health is contingent upon male engagement. In 1994, the International Conference on
Population and Development (ICPD) developed a mandate which recognized the
importance of the men’s role in women’s health, as well as their own (Cohen & Burger,
2000). The mandate sought to “promote gender equality in all spheres of life, including
family and community life, and to encourage and enable men to take responsibility for
their sexual and reproductive behavior and their social and family roles” (Barker, 2000, p.
African women’s responsibilities have increased with the economic disempowerment
of men. The resulting impact has been a discernable effect on men’s social value,
identity and self-esteem. Consequently, sexual behaviors such as multiple partners and
aggressive practices fortify beliefs in manhood. Clearly “strategies to improve sexual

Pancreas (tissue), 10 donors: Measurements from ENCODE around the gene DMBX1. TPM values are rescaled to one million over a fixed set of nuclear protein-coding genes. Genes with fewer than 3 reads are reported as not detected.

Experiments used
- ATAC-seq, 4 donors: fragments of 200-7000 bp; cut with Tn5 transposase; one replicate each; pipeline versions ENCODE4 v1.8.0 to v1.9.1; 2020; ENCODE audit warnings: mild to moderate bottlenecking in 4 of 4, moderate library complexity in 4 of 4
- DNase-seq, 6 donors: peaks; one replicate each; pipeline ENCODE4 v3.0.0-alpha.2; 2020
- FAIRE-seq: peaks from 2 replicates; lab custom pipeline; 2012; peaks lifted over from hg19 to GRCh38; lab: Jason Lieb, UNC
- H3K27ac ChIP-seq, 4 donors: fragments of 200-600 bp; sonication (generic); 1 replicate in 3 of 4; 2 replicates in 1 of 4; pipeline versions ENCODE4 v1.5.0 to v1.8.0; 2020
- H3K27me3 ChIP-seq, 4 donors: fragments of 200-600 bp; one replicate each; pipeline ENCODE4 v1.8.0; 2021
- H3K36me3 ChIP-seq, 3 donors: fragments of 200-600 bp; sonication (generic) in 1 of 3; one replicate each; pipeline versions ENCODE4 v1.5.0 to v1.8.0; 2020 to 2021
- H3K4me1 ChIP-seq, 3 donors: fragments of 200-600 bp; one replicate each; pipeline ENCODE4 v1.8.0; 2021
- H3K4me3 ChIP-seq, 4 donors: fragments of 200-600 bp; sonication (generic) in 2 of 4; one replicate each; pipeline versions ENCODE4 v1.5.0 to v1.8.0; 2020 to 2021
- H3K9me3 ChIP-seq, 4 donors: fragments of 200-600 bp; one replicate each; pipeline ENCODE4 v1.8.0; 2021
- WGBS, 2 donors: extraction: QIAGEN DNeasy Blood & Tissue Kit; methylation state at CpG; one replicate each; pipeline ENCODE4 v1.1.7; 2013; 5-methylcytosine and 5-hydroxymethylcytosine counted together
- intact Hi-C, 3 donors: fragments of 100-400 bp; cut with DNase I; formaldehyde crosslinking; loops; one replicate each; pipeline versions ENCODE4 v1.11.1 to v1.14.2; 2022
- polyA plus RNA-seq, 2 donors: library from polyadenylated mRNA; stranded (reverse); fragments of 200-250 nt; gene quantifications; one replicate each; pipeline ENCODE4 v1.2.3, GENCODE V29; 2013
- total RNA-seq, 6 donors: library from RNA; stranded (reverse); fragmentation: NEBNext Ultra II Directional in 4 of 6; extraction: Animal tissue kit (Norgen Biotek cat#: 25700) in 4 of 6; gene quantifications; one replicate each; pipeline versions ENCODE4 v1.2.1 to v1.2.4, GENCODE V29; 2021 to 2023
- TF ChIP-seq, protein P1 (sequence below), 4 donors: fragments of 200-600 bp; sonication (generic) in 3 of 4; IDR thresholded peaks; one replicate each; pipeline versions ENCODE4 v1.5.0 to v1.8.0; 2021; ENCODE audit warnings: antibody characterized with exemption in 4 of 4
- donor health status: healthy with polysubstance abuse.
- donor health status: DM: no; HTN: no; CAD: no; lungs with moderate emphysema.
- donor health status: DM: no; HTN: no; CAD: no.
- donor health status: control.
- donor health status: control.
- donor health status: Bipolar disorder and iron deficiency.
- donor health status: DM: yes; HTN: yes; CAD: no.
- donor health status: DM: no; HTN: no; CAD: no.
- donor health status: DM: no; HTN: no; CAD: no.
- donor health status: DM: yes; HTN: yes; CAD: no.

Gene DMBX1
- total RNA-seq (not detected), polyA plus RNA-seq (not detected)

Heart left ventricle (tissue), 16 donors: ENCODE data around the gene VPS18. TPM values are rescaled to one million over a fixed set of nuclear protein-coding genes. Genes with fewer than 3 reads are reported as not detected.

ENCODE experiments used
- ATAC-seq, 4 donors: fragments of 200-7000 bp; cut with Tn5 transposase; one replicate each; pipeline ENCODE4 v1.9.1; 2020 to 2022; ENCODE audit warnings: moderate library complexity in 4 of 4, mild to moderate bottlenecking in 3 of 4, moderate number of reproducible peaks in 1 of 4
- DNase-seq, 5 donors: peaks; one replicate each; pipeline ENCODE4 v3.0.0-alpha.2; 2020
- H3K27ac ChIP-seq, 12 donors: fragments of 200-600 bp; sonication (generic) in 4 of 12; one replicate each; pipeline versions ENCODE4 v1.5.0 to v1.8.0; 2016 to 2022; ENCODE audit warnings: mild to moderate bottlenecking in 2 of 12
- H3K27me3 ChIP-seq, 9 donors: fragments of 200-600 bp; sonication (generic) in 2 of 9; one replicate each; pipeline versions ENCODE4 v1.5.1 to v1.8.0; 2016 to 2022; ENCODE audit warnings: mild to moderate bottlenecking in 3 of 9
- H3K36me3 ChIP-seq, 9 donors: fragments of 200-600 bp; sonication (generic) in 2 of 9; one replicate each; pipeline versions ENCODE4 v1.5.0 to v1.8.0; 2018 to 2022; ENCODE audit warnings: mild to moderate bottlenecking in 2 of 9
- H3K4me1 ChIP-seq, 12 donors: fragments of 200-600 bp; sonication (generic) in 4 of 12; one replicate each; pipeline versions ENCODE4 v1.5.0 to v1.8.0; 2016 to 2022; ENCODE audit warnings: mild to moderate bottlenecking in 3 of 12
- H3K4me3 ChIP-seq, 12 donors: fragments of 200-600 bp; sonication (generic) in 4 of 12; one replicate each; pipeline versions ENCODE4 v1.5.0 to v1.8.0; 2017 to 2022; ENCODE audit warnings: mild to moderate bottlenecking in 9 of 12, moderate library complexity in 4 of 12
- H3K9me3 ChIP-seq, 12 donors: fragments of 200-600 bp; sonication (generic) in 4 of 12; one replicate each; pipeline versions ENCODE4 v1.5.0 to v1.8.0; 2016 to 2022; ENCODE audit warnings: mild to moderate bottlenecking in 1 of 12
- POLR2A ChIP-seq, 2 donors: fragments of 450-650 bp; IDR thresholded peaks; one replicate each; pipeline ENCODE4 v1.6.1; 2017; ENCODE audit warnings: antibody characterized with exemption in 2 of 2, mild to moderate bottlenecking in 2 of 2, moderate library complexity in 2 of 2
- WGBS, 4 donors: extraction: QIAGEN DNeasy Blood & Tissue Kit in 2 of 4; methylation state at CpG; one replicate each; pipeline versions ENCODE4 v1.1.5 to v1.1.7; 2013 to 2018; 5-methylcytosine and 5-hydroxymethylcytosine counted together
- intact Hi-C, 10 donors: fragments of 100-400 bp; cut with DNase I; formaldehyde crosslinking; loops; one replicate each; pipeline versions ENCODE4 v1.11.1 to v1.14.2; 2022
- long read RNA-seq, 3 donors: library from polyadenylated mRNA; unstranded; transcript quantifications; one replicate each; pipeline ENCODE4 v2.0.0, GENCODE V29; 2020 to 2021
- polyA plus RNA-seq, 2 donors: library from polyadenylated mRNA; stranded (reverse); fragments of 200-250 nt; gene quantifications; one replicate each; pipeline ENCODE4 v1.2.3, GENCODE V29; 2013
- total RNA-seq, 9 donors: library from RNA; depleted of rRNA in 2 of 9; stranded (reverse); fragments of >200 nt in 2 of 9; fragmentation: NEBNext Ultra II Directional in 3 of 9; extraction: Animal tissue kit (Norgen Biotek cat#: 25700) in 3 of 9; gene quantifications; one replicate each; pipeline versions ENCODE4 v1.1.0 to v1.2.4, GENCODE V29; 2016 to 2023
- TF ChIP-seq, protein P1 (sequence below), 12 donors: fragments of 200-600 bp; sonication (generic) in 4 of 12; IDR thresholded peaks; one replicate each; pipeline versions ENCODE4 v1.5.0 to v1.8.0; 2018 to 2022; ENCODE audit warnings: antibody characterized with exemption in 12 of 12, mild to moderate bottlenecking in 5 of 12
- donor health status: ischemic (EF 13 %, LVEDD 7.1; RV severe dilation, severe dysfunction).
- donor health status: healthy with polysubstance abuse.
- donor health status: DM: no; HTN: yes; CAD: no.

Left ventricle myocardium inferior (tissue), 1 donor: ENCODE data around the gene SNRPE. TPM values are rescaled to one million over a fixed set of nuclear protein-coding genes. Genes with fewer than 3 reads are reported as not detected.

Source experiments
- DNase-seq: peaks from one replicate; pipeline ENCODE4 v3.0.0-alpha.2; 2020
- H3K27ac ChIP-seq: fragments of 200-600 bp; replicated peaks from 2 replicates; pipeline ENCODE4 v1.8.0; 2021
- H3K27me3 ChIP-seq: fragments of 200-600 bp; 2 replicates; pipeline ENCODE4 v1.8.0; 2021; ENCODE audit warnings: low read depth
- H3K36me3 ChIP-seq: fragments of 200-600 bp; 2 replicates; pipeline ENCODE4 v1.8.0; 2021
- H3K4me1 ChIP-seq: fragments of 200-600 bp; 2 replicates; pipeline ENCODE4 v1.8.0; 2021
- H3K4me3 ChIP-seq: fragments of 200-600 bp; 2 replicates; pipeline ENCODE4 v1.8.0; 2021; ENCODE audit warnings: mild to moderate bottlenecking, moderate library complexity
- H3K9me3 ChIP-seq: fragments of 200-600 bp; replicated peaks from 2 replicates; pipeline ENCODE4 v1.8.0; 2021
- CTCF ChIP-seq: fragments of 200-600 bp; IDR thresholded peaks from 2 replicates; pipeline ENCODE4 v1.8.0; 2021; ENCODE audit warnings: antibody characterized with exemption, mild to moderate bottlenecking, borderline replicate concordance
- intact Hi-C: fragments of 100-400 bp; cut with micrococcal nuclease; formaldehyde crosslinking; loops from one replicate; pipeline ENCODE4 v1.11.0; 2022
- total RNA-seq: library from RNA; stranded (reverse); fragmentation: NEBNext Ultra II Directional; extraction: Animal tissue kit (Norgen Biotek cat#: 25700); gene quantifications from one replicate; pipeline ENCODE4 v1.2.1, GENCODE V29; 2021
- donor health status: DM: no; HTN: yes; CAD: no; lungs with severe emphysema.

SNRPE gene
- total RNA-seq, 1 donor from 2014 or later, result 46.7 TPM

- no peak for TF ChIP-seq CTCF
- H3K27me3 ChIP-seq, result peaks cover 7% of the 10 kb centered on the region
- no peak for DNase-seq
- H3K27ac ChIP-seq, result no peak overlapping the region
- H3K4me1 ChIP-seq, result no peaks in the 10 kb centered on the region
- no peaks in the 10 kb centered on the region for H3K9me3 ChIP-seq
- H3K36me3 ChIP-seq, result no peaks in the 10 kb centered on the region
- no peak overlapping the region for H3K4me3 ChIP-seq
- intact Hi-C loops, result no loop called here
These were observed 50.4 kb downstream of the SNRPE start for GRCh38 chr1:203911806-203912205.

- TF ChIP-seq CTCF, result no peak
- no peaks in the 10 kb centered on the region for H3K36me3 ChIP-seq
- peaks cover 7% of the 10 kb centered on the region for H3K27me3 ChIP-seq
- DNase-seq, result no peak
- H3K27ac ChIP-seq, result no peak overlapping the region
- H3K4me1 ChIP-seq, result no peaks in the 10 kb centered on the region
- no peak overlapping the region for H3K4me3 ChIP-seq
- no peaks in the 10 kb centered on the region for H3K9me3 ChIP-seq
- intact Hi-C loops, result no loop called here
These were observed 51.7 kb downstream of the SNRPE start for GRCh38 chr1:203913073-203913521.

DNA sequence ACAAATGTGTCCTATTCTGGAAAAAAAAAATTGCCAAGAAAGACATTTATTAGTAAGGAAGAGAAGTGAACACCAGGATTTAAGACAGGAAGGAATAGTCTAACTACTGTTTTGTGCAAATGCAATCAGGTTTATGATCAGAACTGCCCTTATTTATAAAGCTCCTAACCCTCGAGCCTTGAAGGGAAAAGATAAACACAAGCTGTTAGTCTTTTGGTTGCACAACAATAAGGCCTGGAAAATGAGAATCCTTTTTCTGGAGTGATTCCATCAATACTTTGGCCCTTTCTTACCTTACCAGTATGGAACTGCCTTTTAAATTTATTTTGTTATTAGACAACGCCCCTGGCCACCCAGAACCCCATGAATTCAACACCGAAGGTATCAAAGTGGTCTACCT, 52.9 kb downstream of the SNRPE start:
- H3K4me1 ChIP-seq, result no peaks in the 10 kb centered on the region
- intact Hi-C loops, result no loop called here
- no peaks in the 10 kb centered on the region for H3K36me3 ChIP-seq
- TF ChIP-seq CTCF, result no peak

and reproductive health must take into account how socioeconomic changes have
effected traditional gender roles and male sexual behavior” (Silberschmidt, 2001, p. 657).
Altering gender roles is not something that will happen over night, and it often creates
stress in an already tense environment. We must be cognizant of the fact that even those
in positions to change policy can be hindered by their own gender perceptions and
inherent beliefs. The idea of integrating gender needs into program development and
research must be more broadly applied in order to help us reduce risky sexual behavior.
Instead of identifying men as simply a problem in relation to women’s sexual and
reproductive health, we should value their motives and concerns. Investment in future
gender research that can be applied to practical interventions is a necessary step on the
way to changing future behavior and improving the health of women and children in
Chapter 2: Overview of Study
The government of Uganda is attempting to tackle a multitude of health risks within
their borders. Improving the health of women and children is invariably linked to
decreasing poverty. A lot of money has been spent on increasing access to services for
women and targeted health education campaigns, but less has been directed towards men.